2019-03-10 06:00:00

Starpointe’s star increased in intensity March 1, when Shell Lubricants cut the ceremonial ribbon on a massive distribution center. The corporate presence in the Hanover Township business park had grown a little more.

Dan Reitz is not a one-man Welcome Wagon chapter, but he was pleased. Reitz is executive director of the Washington County Council on Economic Development, which owns and is in charge of building up the 1,153-acre park. The addition of Shell Lubricants, one of many companies under the Shell Oil Co. umbrella, was a boost.

But his work on this property in the county’s northwest corner is far from complete. “We have about two-thirds (of the park) to develop yet,” Reitz said, flashing his trademark smile.

Starpointe, which started as a reclamation project on land scarred by strip mining, has developed impressively over the past 20 years. A number of companies have located at this strategic site, at the intersection of Routes 22 and 18. It is an half-hour ride from Pittsburgh, via the Parkway West (Interstate 376); a breezy jaunt from Weirton, W.Va., down high-speed 22; and a short pop from Pittsburgh International Airport.

And, of course, there is that promising project to the north: the $6 billion ethane cracker plant Shell Chemical Appalachia is developing in Potter Township, Beaver County.

“It’s only 19.1 miles up Route 18,” Reitz said. “We’ve had (cracker-related) companies looking at Starpointe. That may happen more frequently when the plant is closer to being done.”

Economic development, of course, is the impetus behind WCCED. It was formed in 1989, as a public-private partnership, to address challenges caused by the local decline of industry in the 1980s. The council, a nonprofit operating out of the renovated train station on South Main Street in downtown Washington, is involved in a number of initiatives related to that.

Yet Starpointe Business Park may be its calling card.

The park started to materialize in the late ‘90s when former county commissioner Max Morgan negotiated the purchase of 148 acres. Then a few years later, Morgan and the county commissioners negotiated with the state Game Commission to acquire Starpointe’s other 1,005 acres.

Reitz would like to begin the third (C-1) phase of development, but said he has encountered a snag with the state Department of Environmental Protection. That intended project is in the south-central section of the park and involves what he steadfastly calls “a puddle,” but which DEP may determine to be wetlands.

“You need land, money and permission to develop,” he said. “Well, we have the land and most of the money, now we need permission.

“This is all strip-mined land. This wet area dries up during warm weather. Nothing lives there, but DEP is trying to figure if this puddle is a wetland.”

A joint application to the DEP and the Army Corps of Engineers is under review, DEP spokeswoman Lauren Fraley said.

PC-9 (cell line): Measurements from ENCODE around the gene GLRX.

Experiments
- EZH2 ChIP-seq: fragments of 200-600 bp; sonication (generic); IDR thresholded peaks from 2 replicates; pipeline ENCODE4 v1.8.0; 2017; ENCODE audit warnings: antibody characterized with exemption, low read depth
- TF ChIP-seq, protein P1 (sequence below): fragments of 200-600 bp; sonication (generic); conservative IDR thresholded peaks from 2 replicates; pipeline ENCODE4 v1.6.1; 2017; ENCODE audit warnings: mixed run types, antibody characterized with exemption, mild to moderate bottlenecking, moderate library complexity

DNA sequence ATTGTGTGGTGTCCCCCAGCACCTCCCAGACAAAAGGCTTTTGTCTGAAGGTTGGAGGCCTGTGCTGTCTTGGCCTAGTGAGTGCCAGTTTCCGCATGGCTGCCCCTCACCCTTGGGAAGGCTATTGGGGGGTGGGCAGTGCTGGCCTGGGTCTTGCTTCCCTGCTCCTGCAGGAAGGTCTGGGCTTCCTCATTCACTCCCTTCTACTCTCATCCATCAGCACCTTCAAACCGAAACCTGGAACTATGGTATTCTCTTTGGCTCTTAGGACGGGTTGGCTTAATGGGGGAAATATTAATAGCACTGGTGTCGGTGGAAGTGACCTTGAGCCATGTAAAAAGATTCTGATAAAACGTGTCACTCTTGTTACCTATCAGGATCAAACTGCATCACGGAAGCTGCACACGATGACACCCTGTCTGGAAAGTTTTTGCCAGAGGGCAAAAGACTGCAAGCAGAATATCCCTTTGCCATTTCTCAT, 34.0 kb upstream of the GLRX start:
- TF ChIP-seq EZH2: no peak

Reitz said he’d like “to see more lots sold in the park.” He said it takes about seven years to complete a construction phase, which entails copious marketing and funding ahead of the actual labor.

Funding can be a challenge, but Reitz said his council has benefited from staunch support from the county commissioners and the county’s Local Share Account, which is sustained by gambling revenue generated at the Meadows Casino.

Business development isn’t the only strategy being pursued in the park. Reitz said there are plans to create a “town center at some point,” a project that would be similar to the one that has been a big hit in Southpointe II. Construction of housing on the eastern side also is on the radar.

Dining options, Reitz said, “is one problem with the park. If you get a half-hour for lunch, you can’t eat lunch.”

The nearest restaurants are in Burgettstown and Weirton. Reitz would like to attract some to the park, but said traffic studies don’t support that – yet.

He joined WCCED in 1996 and has played an integral role in making the council a major micro-lender through the Small Business Administration. Reitz said 30 companies pay $10,000 a year for small startup and early startup businesses.

WCCED works at securing micro-loans for six counties in Western Pennsylvania: Washington, Greene, Fayette, Westmoreland, Allegheny and Beaver. But it also serves 38 counties in West Virginia and five in Ohio, through the assistance of satellite offices in Wheeling and Charleston, W.Va., called First Microloan of West Virginia.

The council was highly effective on the microloan front in 2018, completing 30 loans totaling $1.356 million in Western Pennsylvania and West Virginia – tops among SBA micro-lenders in both categories for that combined region. In 2017, WCCED was 19th in money lent among 144 SBA micro-lenders nationwide.

Running an economic development council has been an interesting juxtaposition for Reitz. After growing up near Rochester, N.Y., and attending Salem College (now Salem International University), he helped construct planes in Florida for two years. Reitz eventually accepted a job in Pittsburgh en route to employment with WCCED.

His aerospace experience prepared him for his current mission: the ascent of a large business park and a number of small businesses.



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